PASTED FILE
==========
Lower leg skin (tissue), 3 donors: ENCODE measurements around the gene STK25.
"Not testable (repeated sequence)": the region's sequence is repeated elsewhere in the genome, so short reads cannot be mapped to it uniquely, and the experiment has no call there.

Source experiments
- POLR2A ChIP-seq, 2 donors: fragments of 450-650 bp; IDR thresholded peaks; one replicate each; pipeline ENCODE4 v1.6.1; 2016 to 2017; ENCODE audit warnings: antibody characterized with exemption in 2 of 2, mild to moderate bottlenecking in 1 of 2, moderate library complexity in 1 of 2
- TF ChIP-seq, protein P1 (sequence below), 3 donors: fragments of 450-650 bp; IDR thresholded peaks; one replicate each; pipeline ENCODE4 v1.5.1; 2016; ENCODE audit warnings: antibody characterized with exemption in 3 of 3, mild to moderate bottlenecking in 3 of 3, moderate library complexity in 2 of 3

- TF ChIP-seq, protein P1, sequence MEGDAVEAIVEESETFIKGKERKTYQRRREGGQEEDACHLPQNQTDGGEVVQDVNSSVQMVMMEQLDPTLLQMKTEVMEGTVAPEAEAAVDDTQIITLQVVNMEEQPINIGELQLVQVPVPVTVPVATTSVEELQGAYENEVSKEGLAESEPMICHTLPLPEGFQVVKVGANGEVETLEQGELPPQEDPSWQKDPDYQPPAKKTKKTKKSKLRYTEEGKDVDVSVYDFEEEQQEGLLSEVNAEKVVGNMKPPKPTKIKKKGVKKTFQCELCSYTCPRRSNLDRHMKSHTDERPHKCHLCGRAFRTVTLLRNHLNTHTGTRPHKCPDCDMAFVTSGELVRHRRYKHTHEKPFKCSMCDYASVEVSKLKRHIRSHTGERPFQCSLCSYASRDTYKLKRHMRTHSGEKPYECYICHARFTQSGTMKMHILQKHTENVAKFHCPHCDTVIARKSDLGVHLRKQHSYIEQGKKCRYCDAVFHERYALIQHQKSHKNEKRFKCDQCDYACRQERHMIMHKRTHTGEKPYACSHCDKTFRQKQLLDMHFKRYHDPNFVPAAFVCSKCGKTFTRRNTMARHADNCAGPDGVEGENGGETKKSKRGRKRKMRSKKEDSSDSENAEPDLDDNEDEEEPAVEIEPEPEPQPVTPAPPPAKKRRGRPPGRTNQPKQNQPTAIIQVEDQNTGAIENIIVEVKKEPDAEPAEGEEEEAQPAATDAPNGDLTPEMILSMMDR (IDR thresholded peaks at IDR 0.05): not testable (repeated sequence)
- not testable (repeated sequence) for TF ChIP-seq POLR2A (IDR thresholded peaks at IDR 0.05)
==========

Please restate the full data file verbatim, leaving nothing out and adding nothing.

Lower leg skin (tissue), 3 donors: ENCODE measurements around the gene STK25.
"Not testable (repeated sequence)": the region's sequence is repeated elsewhere in the genome, so short reads cannot be mapped to it uniquely, and the experiment has no call there.

Source experiments
- POLR2A ChIP-seq, 2 donors: fragments of 450-650 bp; IDR thresholded peaks; one replicate each; pipeline ENCODE4 v1.6.1; 2016 to 2017; ENCODE audit warnings: antibody characterized with exemption in 2 of 2, mild to moderate bottlenecking in 1 of 2, moderate library complexity in 1 of 2
- TF ChIP-seq, protein P1 (sequence below), 3 donors: fragments of 450-650 bp; IDR thresholded peaks; one replicate each; pipeline ENCODE4 v1.5.1; 2016; ENCODE audit warnings: antibody characterized with exemption in 3 of 3, mild to moderate bottlenecking in 3 of 3, moderate library complexity in 2 of 3

- TF ChIP-seq, protein P1, sequence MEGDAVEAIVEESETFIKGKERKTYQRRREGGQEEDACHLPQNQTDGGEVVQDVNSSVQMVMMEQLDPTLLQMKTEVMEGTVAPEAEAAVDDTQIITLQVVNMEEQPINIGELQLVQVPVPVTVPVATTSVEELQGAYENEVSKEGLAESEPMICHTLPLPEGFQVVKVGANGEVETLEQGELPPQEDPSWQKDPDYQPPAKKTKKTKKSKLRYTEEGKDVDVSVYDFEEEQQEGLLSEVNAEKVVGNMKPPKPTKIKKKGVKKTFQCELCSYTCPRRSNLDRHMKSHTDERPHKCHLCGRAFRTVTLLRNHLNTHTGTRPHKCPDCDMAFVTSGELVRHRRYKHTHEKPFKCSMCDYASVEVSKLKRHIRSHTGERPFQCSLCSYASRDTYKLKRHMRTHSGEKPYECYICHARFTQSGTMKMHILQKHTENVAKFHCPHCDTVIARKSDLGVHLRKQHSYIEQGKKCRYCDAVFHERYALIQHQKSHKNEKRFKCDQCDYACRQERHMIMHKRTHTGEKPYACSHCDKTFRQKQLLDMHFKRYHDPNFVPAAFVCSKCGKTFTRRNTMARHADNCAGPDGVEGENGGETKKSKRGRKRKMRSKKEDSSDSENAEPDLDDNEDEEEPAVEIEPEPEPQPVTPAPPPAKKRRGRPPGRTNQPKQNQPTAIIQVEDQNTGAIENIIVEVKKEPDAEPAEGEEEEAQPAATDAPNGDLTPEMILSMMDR (IDR thresholded peaks at IDR 0.05): not testable (repeated sequence)
- not testable (repeated sequence) for TF ChIP-seq POLR2A (IDR thresholded peaks at IDR 0.05)